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Ph. D. ThesisPh. D. Thesis 2. Theory  Fundamentals of the Multivariate Data Analysis 2. Theory Fundamentals of the Multivariate Data Analysis 2.8. Too Much Information Deteriorates Calibration2.8. Too Much Information Deteriorates Calibration 2.8.4. Variable Selection by Stepwise Algorithms2.8.4. Variable Selection by Stepwise Algorithms
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Ph. D. Thesis
  Table of Contents
  1. Introduction
  2. Theory Fundamentals of the Multivariate Data Analysis
    2.1. Overview of the Multivariate Quantitative Data Analysis
    2.2. Experimental Design
    2.3. Data Preprocessing
    2.4. Data Splitting and Validation
    2.5. Calibration of Linear Relationships
    2.6. Calibration of Nonlinear Relationships
    2.7. Neural Networks Universal Calibration Tools
    2.8. Too Much Information Deteriorates Calibration
      2.8.1. Overfitting, Underfitting and Model Complexity
      2.8.2. Neural Networks and the Complexity Problem
      2.8.3. Brute Force Variable Selection
      2.8.4. Variable Selection by Stepwise Algorithms
      2.8.5. Variable Selection by Genetic Algorithms
      2.8.6. Variable Selection by Simulated Annealing
      2.8.7. Variable Compression by Principal Component Analysis
      2.8.8. Topology Optimization by Pruning Algorithms
      2.8.9. Topology Optimization by Genetic Algorithms
      2.8.10. Topology Optimization by Growing Neural Network Algorithms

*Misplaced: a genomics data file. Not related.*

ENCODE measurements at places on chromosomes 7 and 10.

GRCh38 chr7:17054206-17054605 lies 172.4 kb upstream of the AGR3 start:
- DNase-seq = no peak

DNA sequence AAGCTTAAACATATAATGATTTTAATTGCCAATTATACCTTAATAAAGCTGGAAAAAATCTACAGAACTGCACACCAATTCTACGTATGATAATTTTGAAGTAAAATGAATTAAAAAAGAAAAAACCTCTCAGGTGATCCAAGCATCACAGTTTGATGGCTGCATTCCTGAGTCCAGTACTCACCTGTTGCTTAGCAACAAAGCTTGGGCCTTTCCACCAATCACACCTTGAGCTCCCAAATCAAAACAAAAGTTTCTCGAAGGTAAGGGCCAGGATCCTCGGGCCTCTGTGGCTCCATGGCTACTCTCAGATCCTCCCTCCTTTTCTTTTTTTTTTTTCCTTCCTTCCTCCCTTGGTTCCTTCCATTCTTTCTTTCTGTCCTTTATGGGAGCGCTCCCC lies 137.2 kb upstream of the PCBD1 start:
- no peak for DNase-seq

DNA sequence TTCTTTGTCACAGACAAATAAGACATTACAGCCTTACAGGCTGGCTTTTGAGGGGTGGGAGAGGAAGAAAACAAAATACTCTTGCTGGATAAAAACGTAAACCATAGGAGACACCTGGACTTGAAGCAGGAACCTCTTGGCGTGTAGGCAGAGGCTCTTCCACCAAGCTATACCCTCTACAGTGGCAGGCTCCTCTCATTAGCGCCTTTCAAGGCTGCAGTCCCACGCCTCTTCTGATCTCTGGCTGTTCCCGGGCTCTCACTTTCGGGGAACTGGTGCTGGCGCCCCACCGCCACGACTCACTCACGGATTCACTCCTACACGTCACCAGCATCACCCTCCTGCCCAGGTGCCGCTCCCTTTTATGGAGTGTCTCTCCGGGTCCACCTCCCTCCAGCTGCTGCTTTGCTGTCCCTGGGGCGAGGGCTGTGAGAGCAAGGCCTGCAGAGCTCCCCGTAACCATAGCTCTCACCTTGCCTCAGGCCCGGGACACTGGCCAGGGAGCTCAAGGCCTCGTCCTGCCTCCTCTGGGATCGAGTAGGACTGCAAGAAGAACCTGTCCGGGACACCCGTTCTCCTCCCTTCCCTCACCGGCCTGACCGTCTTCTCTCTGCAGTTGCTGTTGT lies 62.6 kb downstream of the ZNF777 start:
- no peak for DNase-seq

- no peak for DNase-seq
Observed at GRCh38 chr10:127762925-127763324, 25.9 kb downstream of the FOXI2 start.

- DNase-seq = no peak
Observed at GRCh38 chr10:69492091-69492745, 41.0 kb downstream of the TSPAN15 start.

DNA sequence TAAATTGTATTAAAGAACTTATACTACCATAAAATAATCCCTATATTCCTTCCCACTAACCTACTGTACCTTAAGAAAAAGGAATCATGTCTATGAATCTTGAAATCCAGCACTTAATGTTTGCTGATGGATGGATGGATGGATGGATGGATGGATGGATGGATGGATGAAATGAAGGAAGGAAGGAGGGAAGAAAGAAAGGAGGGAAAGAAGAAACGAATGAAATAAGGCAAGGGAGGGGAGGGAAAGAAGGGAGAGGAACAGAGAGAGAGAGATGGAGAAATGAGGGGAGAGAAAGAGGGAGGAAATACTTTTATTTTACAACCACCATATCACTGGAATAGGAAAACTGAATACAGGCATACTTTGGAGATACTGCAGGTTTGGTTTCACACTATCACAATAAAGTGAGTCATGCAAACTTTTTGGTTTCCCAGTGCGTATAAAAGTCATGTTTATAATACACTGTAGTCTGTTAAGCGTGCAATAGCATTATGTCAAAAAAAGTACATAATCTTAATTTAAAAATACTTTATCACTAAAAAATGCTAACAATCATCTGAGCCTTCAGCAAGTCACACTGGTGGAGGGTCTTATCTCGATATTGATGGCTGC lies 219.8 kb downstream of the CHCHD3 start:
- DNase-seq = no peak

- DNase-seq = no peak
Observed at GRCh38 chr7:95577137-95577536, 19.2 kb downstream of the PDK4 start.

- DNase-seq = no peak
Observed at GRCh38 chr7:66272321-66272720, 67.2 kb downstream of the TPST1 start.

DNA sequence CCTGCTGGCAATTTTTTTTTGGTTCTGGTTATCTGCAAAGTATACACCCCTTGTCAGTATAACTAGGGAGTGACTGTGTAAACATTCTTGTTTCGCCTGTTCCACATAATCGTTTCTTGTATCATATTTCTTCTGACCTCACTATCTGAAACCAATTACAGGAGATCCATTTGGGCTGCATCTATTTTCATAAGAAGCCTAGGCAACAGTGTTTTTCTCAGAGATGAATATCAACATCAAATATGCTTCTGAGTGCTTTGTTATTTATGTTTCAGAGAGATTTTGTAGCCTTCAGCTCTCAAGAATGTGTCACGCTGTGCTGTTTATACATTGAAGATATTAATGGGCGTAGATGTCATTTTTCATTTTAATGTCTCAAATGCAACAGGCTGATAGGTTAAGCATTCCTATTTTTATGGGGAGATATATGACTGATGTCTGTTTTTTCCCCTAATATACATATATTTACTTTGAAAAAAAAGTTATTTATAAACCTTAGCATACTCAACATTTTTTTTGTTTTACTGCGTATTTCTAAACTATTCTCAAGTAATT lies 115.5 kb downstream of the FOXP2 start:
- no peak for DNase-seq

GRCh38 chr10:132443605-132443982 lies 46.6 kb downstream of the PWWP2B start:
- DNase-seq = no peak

2.9. Measures of Error and Validation
  3. Theory Quantification of the Refrigerants R22 and R134a: Part I
  4. Experiments, Setups and Data Sets
  5. Results Kinetic Measurements
  6. Results Multivariate Calibrations
  7. Results Genetic Algorithm Framework
  8. Results Growing Neural Network Framework
  9. Results All Data Sets
  10. Results Various Aspects of the Frameworks and Measurements
  11. Summary and Outlook
  12. References
  13. Acknowledgements
Research Tutorials
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2.8.4.   Variable Selection by Stepwise Algorithms

The two stepwise algorithms forward addition (forward selection) and backward elimination (backward selection) are also sometimes called gradient methods as the next addition or elimination step is performed on the basis of the steepest gradient of the error surface. The forward selection begins by selecting the variable, which results in the lowest error of prediction. In the next step, the variable out of the remaining variables is added, which minimizes the error in combination with the first variable. The stepwise addition of further variables is repeated until an optimal subset is found with a maximum of ntot steps. The backward elimination works in the opposite direction by starting with all variables and eliminating single variables. In addition, combinations of both methods are known as stepwise multiple regressions [12]. Yet, the stepwise algorithms fail to take the information into account that involves the combined effect of several variables. Thus, these algorithms hardly find an optimal solution, which requires several independent variables to be selected [25],[128]. The stepwise algorithms walk during the minimum search in the valleys of the error surface and cannot find minima surrounded by high mountains. In figure 4, the error surface of the selection of 2 variables out of 40 is shown for the refrigerant data introduced in section Even in this figure, which represents only a highly constrained 2-dimensional lateral surface of the 40-dimensional error surface, it is visible that the error surface is too rough for the stepwise algorithms finding an optimal solution and not usable for high dimensional data sets with many correlated variables.

figure 4: Root mean square of prediction versus the index of the 2 variables selected.

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